▪ It was evident that the sensible decision had been reached to let the two most concerned fight it out alone.
▪ The problem is that being in love is so overwhelming it can be hard to make sensible decisions.
▪ But Zogg has made some sensible decisions.
▪ Competition only works effectively if consumers have the information they need to make sensible decisions.
▪ The sensible diet and strict routine also did him good, but the surrogate maternal love was best of all.
▪ Even a slight decrease, a sensible diet, will get you the results you want.
▪ Regular exercise and a sensible diet will help keep your weight down and reduce the risk.
▪ Until now, this simple complaint has been enough to suffocate any sensible discussion of reform.
▪ Reagan was ahead of the curve in his sensible discussion of the economics of Social Security.
▪ And, though I believe she is at heart a sensible girl, she might be driven to do something silly.
▪ Which she did very quickly, being a sensible girl.
▪ A nice, sensible girl, mad on animals, and very helpful to me at times.
▪ It would be a very sensible thing to do and Jane Postlethwaite was a sensible girl.
▪ In the end it was Harry Dunstaple who approached him with a really sensible idea.
▪ Everyone agreed that this was a sensible idea.
▪ Most media release paper is designed to attract attention and if this is not overdone it is a sensible idea.
▪ That seemed like the most sensible idea.
▪ There are several economical and sensible ideas in the design which are carefully related to the urban situation.
▪ Naturally, this sensible idea was defeated.
▪ Even if they feel quite well, an annual check-up after the age of sixty is a sensible idea.
▪ There a new realism and prices are coming down to sensible levels.
▪ The judge said it had sunk below a sensible level.
▪ Doctor Sparrow is clearly a sensible man.
▪ Ellen thought Swedenborg was a sensible man.
▪ Roy Jenkins, an extremely sensible man who is less vulnerable to criticism than most, regarded the matter with mild amusement.
▪ Still a sensible man, the Harvey.
▪ The sensible man built his house on rock.
▪ No trace of dye - sensible man accepted his age.
▪ He is a sensible man, so I am going to take his advice.
▪ There were sensible men who thought him the finest evangelist of his generation.
▪ She said that sensible people weren't led astray by infatuation.
▪ By this time the body count was getting so high, sensible people refused to ride along with us.
▪ Just a business arrangement between two sensible people who no longer think of love.
▪ A sensible person respected the sleeping beast and crept away.
▪ Whichever way we say this, any sensible person knows that the staying home is because of the rain.
▪ I've always thought of myself as a sensible person, yet I allowed myself to do that.
▪ You did what any sensible person would have done, and you did it in his own interests.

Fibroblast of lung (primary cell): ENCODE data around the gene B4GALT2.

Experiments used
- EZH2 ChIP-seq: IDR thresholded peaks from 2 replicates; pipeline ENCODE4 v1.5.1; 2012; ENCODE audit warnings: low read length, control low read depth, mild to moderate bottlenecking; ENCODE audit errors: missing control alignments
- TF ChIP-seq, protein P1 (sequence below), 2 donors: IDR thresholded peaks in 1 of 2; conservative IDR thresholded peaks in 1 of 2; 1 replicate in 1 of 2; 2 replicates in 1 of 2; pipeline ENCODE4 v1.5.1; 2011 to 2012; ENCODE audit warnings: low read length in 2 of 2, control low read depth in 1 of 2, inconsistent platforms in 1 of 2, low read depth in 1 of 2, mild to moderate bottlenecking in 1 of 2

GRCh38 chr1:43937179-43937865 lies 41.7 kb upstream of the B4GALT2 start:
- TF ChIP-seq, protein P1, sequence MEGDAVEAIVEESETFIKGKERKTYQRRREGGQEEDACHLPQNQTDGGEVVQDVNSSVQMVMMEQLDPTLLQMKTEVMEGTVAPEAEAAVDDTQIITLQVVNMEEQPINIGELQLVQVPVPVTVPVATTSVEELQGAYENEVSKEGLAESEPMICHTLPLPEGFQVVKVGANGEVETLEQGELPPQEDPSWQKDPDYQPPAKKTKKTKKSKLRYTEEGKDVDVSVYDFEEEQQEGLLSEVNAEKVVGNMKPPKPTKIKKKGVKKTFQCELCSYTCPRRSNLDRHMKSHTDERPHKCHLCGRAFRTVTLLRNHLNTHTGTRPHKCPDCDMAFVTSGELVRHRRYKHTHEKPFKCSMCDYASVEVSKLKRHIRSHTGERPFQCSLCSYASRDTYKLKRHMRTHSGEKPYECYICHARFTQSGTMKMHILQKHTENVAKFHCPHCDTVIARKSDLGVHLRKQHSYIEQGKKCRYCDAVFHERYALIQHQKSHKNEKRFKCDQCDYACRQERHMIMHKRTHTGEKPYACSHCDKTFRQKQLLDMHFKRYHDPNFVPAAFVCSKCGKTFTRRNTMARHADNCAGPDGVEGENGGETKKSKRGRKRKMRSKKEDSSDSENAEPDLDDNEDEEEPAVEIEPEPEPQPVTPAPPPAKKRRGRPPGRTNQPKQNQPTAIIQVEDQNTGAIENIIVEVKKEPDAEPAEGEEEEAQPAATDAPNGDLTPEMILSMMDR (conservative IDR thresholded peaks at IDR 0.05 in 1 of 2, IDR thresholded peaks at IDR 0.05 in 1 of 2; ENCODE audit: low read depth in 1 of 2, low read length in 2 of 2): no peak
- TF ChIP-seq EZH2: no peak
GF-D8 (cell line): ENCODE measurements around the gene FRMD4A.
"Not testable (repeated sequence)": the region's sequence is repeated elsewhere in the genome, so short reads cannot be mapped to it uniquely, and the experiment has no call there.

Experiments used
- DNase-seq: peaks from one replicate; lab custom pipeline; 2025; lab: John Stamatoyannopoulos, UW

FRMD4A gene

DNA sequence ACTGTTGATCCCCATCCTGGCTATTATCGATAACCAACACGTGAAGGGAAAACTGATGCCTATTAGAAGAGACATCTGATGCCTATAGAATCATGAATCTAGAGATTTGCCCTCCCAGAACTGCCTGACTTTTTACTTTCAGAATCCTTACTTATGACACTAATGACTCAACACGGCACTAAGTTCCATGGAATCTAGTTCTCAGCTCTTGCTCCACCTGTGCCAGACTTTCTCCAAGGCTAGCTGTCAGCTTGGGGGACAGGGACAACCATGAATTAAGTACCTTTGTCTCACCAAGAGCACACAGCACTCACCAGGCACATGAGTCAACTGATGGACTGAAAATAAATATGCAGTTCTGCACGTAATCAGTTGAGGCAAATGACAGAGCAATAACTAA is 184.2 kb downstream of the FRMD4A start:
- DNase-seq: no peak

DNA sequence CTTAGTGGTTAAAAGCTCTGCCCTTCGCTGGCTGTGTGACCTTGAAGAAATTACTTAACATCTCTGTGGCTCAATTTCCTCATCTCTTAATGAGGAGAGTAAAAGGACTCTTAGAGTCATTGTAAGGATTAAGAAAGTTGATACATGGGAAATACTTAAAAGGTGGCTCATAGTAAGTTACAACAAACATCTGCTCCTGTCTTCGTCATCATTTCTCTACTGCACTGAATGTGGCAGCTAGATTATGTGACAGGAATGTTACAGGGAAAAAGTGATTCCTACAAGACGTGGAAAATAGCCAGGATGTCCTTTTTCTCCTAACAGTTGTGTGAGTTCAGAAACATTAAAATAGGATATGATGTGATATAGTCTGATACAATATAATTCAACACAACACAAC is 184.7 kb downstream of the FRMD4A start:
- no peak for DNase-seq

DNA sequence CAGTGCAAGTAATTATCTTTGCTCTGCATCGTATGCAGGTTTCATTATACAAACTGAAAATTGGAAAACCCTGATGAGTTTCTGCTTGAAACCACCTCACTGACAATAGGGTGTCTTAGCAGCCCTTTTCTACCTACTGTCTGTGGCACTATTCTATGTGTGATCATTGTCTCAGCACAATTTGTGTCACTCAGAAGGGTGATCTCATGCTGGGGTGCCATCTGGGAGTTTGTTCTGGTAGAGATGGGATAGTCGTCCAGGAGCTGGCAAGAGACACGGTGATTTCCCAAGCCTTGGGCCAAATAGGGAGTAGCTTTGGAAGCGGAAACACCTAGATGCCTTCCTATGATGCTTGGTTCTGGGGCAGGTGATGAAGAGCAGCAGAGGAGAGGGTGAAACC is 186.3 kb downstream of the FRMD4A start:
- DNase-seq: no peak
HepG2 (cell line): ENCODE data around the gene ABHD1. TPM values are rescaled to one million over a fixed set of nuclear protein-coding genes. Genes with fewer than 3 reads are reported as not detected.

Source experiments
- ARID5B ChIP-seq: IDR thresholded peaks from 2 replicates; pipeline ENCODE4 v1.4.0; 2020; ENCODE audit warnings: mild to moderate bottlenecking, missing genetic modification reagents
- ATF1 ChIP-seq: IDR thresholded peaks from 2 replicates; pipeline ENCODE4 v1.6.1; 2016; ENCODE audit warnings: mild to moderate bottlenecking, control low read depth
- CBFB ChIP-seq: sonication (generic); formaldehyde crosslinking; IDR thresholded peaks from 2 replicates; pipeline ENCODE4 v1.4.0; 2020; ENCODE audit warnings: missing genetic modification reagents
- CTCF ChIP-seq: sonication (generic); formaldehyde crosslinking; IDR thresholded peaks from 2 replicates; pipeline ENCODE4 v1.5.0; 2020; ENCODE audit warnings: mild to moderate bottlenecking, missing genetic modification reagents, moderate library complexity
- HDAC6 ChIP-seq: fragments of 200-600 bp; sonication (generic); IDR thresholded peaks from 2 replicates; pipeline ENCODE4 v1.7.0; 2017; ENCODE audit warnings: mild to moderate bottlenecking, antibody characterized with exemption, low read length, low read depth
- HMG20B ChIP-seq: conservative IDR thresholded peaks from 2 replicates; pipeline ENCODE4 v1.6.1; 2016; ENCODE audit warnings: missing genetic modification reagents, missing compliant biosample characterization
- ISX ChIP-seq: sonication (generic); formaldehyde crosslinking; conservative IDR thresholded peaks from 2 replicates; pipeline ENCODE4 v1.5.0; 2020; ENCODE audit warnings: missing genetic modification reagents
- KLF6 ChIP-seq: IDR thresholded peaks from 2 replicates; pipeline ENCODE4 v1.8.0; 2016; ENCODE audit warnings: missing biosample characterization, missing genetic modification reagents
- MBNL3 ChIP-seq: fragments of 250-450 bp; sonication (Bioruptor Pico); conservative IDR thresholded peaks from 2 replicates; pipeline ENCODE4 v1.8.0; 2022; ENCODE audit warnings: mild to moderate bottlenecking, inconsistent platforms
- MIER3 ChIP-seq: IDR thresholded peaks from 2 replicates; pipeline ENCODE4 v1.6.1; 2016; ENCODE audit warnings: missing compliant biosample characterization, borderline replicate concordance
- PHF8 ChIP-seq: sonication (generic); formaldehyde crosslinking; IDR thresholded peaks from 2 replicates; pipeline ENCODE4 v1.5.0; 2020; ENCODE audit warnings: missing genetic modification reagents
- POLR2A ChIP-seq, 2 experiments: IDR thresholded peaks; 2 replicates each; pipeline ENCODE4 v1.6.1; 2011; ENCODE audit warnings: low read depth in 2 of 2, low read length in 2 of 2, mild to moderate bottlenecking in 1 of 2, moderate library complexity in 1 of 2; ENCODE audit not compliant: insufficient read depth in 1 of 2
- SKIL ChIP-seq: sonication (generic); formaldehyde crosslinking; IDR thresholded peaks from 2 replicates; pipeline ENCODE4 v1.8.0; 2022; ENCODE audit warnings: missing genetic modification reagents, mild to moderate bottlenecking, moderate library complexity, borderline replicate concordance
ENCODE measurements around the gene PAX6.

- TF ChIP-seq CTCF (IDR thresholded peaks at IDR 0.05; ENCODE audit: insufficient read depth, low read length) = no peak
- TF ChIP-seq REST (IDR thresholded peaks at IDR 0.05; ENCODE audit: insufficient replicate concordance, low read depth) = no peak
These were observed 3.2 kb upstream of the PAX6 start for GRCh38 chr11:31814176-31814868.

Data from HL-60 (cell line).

▪ After repeated attempts a more sensible person would have given up.
▪ No sensible person will say whence Time has come.
▪ But no sensible person enjoys rows and he isn't at fault for wanting a quiet life.
▪ I hope I can make a contribution in this book toward boosting demand for sensible policies.
▪ Any sensible policy concerned with reducing crime - crime can never be abolished - needs three components.
▪ There is only one good solution to capital flight: shaky governments must restore confidence by adopting sensible policies.
▪ It was a sensible policy - if they could afford it.
▪ I expect to see the trend continue if sensible policies continue to be pursued.
▪ When the government began to adopt more sensible policies after 1905, the supply of fanatics dried up.
▪ Seemed like a sensible precaution to me.
▪ An easy-wipe plastic mat under the food bowl is therefore a sensible precaution.
▪ Again, professional financial advice on the advantages and disadvantages of this form of borrowing seems a sensible precaution against financial embarrassment.
▪ Provision of a stair guard, and secure door and window locks, are sensible precautions with children.
▪ When interviewing is employed, the use of multiple independent interviewers is a sensible precaution.
▪ People have taken very few sensible precautions to stop young male burglars breaking in.
▪ In truth, with sensible precautions, Morrissey could have easily travelled to the salon.
▪ Egerton went, taking the very sensible precaution of asking Mickey Skinner along as a bodyguard.
▪ She looked at them with distaste in their sensible shoes and thick bandage.
▪ Are they all gym teachers with short fingernails, sensible shoes and leathery skin?
▪ They wore rough overcoats over their hand-woven cotton saris, and sensible shoes suitable for their work.
▪ I mean, the sensible thing would have been to go to her room, wouldn't it?
▪ Actually, they were one of the most sensible things that the earlier white explorers brought with them.
▪ However, if you are going to fly solo, refusing is the only sensible thing to do.
▪ In the evaluation report some wise and many sensible things were said.
▪ An appropriate time for Dole to speak his mind; and, at one level, an obviously sensible thing to do.
▪ Their not washing, or rather not washing in the conventional Western manner, was a very sensible thing indeed.
▪ The sensible thing would have been to turn to some one, some sympathetic teacher, perhaps.
▪ I did the only sensible thing any panic-stricken woman would have done under similar circumstances: I packed.
▪ In the evaluation report some wise and many sensible things were said.
▪ Actually, they were one of the most sensible things that the earlier white explorers brought with them.
▪ She couldn't wait to become famous so she too could do sensible things like that without getting picked on.
▪ According to this, the existence of sensible things consists solely in their actually being perceived.